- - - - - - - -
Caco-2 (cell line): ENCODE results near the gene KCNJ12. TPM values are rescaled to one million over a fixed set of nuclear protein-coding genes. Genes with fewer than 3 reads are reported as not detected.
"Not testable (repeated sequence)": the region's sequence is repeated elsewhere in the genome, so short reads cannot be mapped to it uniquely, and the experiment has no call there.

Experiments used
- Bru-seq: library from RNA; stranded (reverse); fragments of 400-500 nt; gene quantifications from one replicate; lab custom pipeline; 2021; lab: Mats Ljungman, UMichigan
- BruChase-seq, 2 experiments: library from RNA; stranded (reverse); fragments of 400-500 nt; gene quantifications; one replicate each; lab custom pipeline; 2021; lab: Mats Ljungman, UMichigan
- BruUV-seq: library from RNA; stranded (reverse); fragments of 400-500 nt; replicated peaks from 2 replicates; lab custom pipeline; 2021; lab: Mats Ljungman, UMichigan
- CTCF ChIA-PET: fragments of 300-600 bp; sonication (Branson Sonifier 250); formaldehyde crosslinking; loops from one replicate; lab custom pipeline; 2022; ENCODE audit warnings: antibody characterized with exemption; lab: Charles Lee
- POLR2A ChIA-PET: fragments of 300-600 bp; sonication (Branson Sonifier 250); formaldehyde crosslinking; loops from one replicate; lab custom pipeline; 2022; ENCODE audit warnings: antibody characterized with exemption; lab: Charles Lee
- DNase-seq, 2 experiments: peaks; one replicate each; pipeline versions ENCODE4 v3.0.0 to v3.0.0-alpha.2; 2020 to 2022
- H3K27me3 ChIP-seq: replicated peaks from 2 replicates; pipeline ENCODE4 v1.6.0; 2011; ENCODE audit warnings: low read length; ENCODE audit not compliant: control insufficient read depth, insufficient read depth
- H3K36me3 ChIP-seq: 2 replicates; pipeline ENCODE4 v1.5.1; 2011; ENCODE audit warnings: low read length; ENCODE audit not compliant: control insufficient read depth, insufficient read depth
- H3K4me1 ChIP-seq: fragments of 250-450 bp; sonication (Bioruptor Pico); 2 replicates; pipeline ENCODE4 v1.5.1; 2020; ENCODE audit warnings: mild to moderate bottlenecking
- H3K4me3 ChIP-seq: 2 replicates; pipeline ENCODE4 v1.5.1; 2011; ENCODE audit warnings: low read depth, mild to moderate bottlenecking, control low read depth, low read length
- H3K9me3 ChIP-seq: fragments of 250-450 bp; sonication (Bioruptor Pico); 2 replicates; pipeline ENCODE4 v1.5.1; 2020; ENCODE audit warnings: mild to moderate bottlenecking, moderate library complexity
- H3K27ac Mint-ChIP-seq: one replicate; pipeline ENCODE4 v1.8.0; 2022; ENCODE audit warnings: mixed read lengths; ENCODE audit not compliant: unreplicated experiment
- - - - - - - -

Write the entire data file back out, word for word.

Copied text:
Caco-2 (cell line): ENCODE results near the gene KCNJ12. TPM values are rescaled to one million over a fixed set of nuclear protein-coding genes. Genes with fewer than 3 reads are reported as not detected.
"Not testable (repeated sequence)": the region's sequence is repeated elsewhere in the genome, so short reads cannot be mapped to it uniquely, and the experiment has no call there.

Experiments used
- Bru-seq: library from RNA; stranded (reverse); fragments of 400-500 nt; gene quantifications from one replicate; lab custom pipeline; 2021; lab: Mats Ljungman, UMichigan
- BruChase-seq, 2 experiments: library from RNA; stranded (reverse); fragments of 400-500 nt; gene quantifications; one replicate each; lab custom pipeline; 2021; lab: Mats Ljungman, UMichigan
- BruUV-seq: library from RNA; stranded (reverse); fragments of 400-500 nt; replicated peaks from 2 replicates; lab custom pipeline; 2021; lab: Mats Ljungman, UMichigan
- CTCF ChIA-PET: fragments of 300-600 bp; sonication (Branson Sonifier 250); formaldehyde crosslinking; loops from one replicate; lab custom pipeline; 2022; ENCODE audit warnings: antibody characterized with exemption; lab: Charles Lee
- POLR2A ChIA-PET: fragments of 300-600 bp; sonication (Branson Sonifier 250); formaldehyde crosslinking; loops from one replicate; lab custom pipeline; 2022; ENCODE audit warnings: antibody characterized with exemption; lab: Charles Lee
- DNase-seq, 2 experiments: peaks; one replicate each; pipeline versions ENCODE4 v3.0.0 to v3.0.0-alpha.2; 2020 to 2022
- H3K27me3 ChIP-seq: replicated peaks from 2 replicates; pipeline ENCODE4 v1.6.0; 2011; ENCODE audit warnings: low read length; ENCODE audit not compliant: control insufficient read depth, insufficient read depth
- H3K36me3 ChIP-seq: 2 replicates; pipeline ENCODE4 v1.5.1; 2011; ENCODE audit warnings: low read length; ENCODE audit not compliant: control insufficient read depth, insufficient read depth
- H3K4me1 ChIP-seq: fragments of 250-450 bp; sonication (Bioruptor Pico); 2 replicates; pipeline ENCODE4 v1.5.1; 2020; ENCODE audit warnings: mild to moderate bottlenecking
- H3K4me3 ChIP-seq: 2 replicates; pipeline ENCODE4 v1.5.1; 2011; ENCODE audit warnings: low read depth, mild to moderate bottlenecking, control low read depth, low read length
- H3K9me3 ChIP-seq: fragments of 250-450 bp; sonication (Bioruptor Pico); 2 replicates; pipeline ENCODE4 v1.5.1; 2020; ENCODE audit warnings: mild to moderate bottlenecking, moderate library complexity
- H3K27ac Mint-ChIP-seq: one replicate; pipeline ENCODE4 v1.8.0; 2022; ENCODE audit warnings: mixed read lengths; ENCODE audit not compliant: unreplicated experiment